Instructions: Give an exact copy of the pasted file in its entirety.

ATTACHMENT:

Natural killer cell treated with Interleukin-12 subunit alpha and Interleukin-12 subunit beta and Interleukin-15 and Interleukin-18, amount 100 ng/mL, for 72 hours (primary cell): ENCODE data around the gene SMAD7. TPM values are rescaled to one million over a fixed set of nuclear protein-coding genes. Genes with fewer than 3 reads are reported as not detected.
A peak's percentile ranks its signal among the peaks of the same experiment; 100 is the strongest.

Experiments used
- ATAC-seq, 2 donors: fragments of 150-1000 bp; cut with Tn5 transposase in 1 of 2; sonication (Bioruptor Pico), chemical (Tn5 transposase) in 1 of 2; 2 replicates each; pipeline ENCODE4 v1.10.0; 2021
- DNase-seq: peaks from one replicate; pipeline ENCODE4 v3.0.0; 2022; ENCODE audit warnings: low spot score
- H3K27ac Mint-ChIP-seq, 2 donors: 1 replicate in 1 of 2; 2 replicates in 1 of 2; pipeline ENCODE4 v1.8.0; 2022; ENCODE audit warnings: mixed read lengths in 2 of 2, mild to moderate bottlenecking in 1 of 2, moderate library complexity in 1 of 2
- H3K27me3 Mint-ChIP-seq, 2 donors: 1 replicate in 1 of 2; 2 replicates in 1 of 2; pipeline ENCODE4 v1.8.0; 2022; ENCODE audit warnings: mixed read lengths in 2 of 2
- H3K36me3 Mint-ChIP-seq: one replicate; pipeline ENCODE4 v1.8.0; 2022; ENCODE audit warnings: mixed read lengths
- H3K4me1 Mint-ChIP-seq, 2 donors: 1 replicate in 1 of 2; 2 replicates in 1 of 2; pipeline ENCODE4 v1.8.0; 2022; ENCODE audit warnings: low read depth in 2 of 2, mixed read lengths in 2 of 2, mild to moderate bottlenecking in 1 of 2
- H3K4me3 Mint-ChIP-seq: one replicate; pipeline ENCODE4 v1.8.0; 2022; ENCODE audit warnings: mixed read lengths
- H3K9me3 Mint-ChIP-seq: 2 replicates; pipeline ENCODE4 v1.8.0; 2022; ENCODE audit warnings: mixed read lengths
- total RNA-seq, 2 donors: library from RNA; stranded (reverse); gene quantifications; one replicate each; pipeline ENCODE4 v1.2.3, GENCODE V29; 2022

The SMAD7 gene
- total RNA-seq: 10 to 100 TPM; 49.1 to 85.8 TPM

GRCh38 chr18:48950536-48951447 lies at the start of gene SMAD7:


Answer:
Natural killer cell treated with Interleukin-12 subunit alpha and Interleukin-12 subunit beta and Interleukin-15 and Interleukin-18, amount 100 ng/mL, for 72 hours (primary cell): ENCODE data around the gene SMAD7. TPM values are rescaled to one million over a fixed set of nuclear protein-coding genes. Genes with fewer than 3 reads are reported as not detected.
A peak's percentile ranks its signal among the peaks of the same experiment; 100 is the strongest.

Experiments used
- ATAC-seq, 2 donors: fragments of 150-1000 bp; cut with Tn5 transposase in 1 of 2; sonication (Bioruptor Pico), chemical (Tn5 transposase) in 1 of 2; 2 replicates each; pipeline ENCODE4 v1.10.0; 2021
- DNase-seq: peaks from one replicate; pipeline ENCODE4 v3.0.0; 2022; ENCODE audit warnings: low spot score
- H3K27ac Mint-ChIP-seq, 2 donors: 1 replicate in 1 of 2; 2 replicates in 1 of 2; pipeline ENCODE4 v1.8.0; 2022; ENCODE audit warnings: mixed read lengths in 2 of 2, mild to moderate bottlenecking in 1 of 2, moderate library complexity in 1 of 2
- H3K27me3 Mint-ChIP-seq, 2 donors: 1 replicate in 1 of 2; 2 replicates in 1 of 2; pipeline ENCODE4 v1.8.0; 2022; ENCODE audit warnings: mixed read lengths in 2 of 2
- H3K36me3 Mint-ChIP-seq: one replicate; pipeline ENCODE4 v1.8.0; 2022; ENCODE audit warnings: mixed read lengths
- H3K4me1 Mint-ChIP-seq, 2 donors: 1 replicate in 1 of 2; 2 replicates in 1 of 2; pipeline ENCODE4 v1.8.0; 2022; ENCODE audit warnings: low read depth in 2 of 2, mixed read lengths in 2 of 2, mild to moderate bottlenecking in 1 of 2
- H3K4me3 Mint-ChIP-seq: one replicate; pipeline ENCODE4 v1.8.0; 2022; ENCODE audit warnings: mixed read lengths
- H3K9me3 Mint-ChIP-seq: 2 replicates; pipeline ENCODE4 v1.8.0; 2022; ENCODE audit warnings: mixed read lengths
- total RNA-seq, 2 donors: library from RNA; stranded (reverse); gene quantifications; one replicate each; pipeline ENCODE4 v1.2.3, GENCODE V29; 2022

The SMAD7 gene
- total RNA-seq: 10 to 100 TPM; 49.1 to 85.8 TPM

GRCh38 chr18:48950536-48951447 lies at the start of gene SMAD7: